AI Problem Formulation vs Prompt Engineering

Posted Tuesday, September 5, 2023 by Jesse Breuer in AI, AI in CX

Prompt Engineering is the art of formulating questions and providing examples to an AI model, to get usable output. The demand for dedicated prompt engineers, as a job title, may be short lived however, as AI models get better at creating their own prompts, and companies get more experienced in training their own Large Language Models. 

So what is the key skill for consultants training a Large Language Model to make it effective for customer experience? The skill involved really comes down to Problem Formulation. You need to be able to train your model to correctly analyze the problem or issue, ideally from a typical customer's point of view. 

Is Problem Formulation, an Alternate Discipline, or a Core Step in Prompt Engineering?

In an article for Harvard Business Review, titled Prompt Engineering isn't the Future, Oguz A. Acar, a chair in marketing at King's College London, argues in favor of Problem Formulation, as an alternative discipline to Prompt Engineering. In a deeper dive into the argument, however, it becomes questionable as to whether Problem Formulation is really an alternative discipline to Prompt Engineering, a more holistic approach, or simply an essential step in good prompt engineering. 

While stating a problem may seem intuitive, it is often an underdeveloped skill, because of our focus on problem solving. Our work culture celebrates finding solutions over defining problems, and often most of our language about problems is phrased in a way that showcases our optimism as seeing each problem as an opportunity. For example, "What's the best way to charge an EV battery to prolong its life?" may be how the customer would phrase the question, but it is important to not let that language influence how we present a problem to the AI model. 

Effective steps to Problem Formulation, according to Acar, can be broken down into: problem diagnosis, decomposition, reframing, and constraint design

Problem Diagnosis

Identifying the issue we want AI to solve. Often at this point we may be confused between whether we are addressing a symptom, or identifying a root cause of the issue. This can often be clarified using the “5 why's technique”: repeatedly asking “why” after seemingly stating a problem, to eventually get to the root cause. 

Problem Decomposition

Breaking down the problem into manageable sub-problems is particularly useful when dealing with complex issues, with multiple concerns, or points of view.

Problem Reframing

Opening the problem up for alternative interpretations.

For example, if tasking AI with the problem of a lack of available parking for an office building, the question could be framed initially to generate solutions for optimizing layout and finding additional spaces, or could be framed to look at alternative solutions, like mass transit, or remote work. Proactively questioning problem objectives is key, here.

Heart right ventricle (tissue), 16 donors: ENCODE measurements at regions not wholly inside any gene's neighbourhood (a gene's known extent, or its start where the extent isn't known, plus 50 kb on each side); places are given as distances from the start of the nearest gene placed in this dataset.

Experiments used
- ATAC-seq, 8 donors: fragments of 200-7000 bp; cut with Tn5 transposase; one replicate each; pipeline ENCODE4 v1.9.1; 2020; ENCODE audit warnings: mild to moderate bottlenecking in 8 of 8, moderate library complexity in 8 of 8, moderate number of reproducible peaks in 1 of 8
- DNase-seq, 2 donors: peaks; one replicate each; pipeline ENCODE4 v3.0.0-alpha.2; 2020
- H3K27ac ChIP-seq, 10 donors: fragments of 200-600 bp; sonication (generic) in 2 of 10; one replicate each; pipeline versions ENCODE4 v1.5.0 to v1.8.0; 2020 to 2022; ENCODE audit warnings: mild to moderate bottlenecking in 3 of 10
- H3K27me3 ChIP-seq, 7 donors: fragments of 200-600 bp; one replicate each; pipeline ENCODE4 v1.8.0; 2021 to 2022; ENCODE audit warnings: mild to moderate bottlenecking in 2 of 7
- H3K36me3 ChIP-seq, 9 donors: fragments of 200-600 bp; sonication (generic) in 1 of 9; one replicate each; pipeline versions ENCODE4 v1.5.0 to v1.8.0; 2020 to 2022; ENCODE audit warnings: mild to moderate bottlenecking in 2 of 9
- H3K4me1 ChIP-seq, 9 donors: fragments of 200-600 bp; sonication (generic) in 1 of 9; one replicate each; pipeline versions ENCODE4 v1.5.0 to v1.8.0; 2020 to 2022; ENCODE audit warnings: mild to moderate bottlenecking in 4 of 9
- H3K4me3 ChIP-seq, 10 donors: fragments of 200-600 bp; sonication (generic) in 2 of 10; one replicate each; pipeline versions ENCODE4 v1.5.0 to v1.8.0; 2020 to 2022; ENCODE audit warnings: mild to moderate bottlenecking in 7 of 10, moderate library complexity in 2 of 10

Problem Constraint Design

Defining the input, process, and output restrictions. For example, for product managers to generate useful, promotional, social media content from AI, there may be restictions on tone, length, and target audience.

Acar's conclusion highlights the argument of Problem Formulation over Prompt Engineering:

"Overemphasizing the crafting of the perfect combination of words can even be counterproductive, as it may detract from the exploration of the problem itself and diminish one’s sense of control over the creative process. Instead, mastering problem formulation could be the key to navigating the uncertain future alongside sophisticated AI systems."

Depending on the source, Prompt Engineering can either be broken down into two principles:

  • Write clear and specific instructions
  • Give the model time to "think"

Or as 5 steps:

  1. Define the desired output

Format, text or image, or the answer to a specific question.

  1. Understand model capabilities

Using an LLM designed for the type of task it is being used for.

  1. Consider context

The context in which the prompt will be used. Is it a question for a chatbot, or the design of a system? 

  1. Use explicit instructions

Guide the model's behaviour, using cues such as “describe”, “compare”, etc. 

  1. Experiment and Iterate

Experiment with different prompts, and iterate based on responses. 


So is Problem Formulation actually a separate discipline from Prompt Engineering,  Or is it a different or better way of defining the steps for prompt engineering? 

Most of these steps seem to overlap, quite a bit.

Is the problem diagnosis, decomposition, and reframing of Problem Formulation, the same thing as the “Use explicit instructions” step of prompt engineering?

Is the constraint design part of Problem Formulation the same thing as the “Define the desired output” step of prompt engineering?

Ultimately the goal of either is to create prompts, and viewing it from the perspective of problem formulation may well be an approach that both creates more effecitve prompts, and also may instruct human stakeholders in better understanding the domain of the issues they are trying to solve. Breaking things down effectively for a Large Language Model could be viewed as similar to describing personal problems to a therapist. The act of describing the issue to a third party, human or AI, creates additional and more comprehensive understanding of the problems and solutions of the business domain.